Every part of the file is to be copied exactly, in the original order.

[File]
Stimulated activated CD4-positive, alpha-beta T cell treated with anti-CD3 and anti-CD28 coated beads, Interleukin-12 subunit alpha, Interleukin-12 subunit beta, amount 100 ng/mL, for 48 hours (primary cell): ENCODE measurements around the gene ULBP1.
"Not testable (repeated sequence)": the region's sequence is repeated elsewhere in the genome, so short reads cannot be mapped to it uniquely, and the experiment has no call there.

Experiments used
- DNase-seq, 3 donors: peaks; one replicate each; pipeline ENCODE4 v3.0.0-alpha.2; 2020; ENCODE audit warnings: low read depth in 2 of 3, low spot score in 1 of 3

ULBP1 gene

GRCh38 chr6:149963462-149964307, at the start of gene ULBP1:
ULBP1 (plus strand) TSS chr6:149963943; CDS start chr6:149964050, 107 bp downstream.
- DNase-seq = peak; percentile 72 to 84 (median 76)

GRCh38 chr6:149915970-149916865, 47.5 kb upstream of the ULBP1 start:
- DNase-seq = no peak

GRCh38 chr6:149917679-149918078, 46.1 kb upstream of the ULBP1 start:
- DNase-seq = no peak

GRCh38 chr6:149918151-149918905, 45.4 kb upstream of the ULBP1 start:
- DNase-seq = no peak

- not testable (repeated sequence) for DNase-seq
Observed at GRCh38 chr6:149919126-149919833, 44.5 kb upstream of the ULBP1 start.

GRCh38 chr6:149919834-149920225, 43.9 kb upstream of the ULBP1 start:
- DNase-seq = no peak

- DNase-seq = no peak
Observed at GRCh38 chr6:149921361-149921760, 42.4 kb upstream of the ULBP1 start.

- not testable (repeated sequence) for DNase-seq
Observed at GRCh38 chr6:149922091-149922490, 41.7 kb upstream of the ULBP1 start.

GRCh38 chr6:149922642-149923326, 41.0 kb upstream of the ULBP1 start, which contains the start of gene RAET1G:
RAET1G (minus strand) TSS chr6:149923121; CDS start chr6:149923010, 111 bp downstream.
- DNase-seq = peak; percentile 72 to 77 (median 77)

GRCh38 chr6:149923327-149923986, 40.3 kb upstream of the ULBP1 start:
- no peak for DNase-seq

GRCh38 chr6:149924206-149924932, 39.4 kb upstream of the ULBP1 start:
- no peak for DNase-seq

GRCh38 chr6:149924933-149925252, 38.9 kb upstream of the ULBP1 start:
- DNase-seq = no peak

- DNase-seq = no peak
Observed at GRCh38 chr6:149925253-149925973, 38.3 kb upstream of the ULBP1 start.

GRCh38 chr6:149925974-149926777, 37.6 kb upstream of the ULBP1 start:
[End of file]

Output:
Stimulated activated CD4-positive, alpha-beta T cell treated with anti-CD3 and anti-CD28 coated beads, Interleukin-12 subunit alpha, Interleukin-12 subunit beta, amount 100 ng/mL, for 48 hours (primary cell): ENCODE measurements around the gene ULBP1.
"Not testable (repeated sequence)": the region's sequence is repeated elsewhere in the genome, so short reads cannot be mapped to it uniquely, and the experiment has no call there.

Experiments used
- DNase-seq, 3 donors: peaks; one replicate each; pipeline ENCODE4 v3.0.0-alpha.2; 2020; ENCODE audit warnings: low read depth in 2 of 3, low spot score in 1 of 3

ULBP1 gene

GRCh38 chr6:149963462-149964307, at the start of gene ULBP1:
ULBP1 (plus strand) TSS chr6:149963943; CDS start chr6:149964050, 107 bp downstream.
- DNase-seq = peak; percentile 72 to 84 (median 76)

GRCh38 chr6:149915970-149916865, 47.5 kb upstream of the ULBP1 start:
- DNase-seq = no peak

GRCh38 chr6:149917679-149918078, 46.1 kb upstream of the ULBP1 start:
- DNase-seq = no peak

GRCh38 chr6:149918151-149918905, 45.4 kb upstream of the ULBP1 start:
- DNase-seq = no peak

- not testable (repeated sequence) for DNase-seq
Observed at GRCh38 chr6:149919126-149919833, 44.5 kb upstream of the ULBP1 start.

GRCh38 chr6:149919834-149920225, 43.9 kb upstream of the ULBP1 start:
- DNase-seq = no peak

- DNase-seq = no peak
Observed at GRCh38 chr6:149921361-149921760, 42.4 kb upstream of the ULBP1 start.

- not testable (repeated sequence) for DNase-seq
Observed at GRCh38 chr6:149922091-149922490, 41.7 kb upstream of the ULBP1 start.

GRCh38 chr6:149922642-149923326, 41.0 kb upstream of the ULBP1 start, which contains the start of gene RAET1G:
RAET1G (minus strand) TSS chr6:149923121; CDS start chr6:149923010, 111 bp downstream.
- DNase-seq = peak; percentile 72 to 77 (median 77)

GRCh38 chr6:149923327-149923986, 40.3 kb upstream of the ULBP1 start:
- no peak for DNase-seq

GRCh38 chr6:149924206-149924932, 39.4 kb upstream of the ULBP1 start:
- no peak for DNase-seq

GRCh38 chr6:149924933-149925252, 38.9 kb upstream of the ULBP1 start:
- DNase-seq = no peak

- DNase-seq = no peak
Observed at GRCh38 chr6:149925253-149925973, 38.3 kb upstream of the ULBP1 start.

GRCh38 chr6:149925974-149926777, 37.6 kb upstream of the ULBP1 start: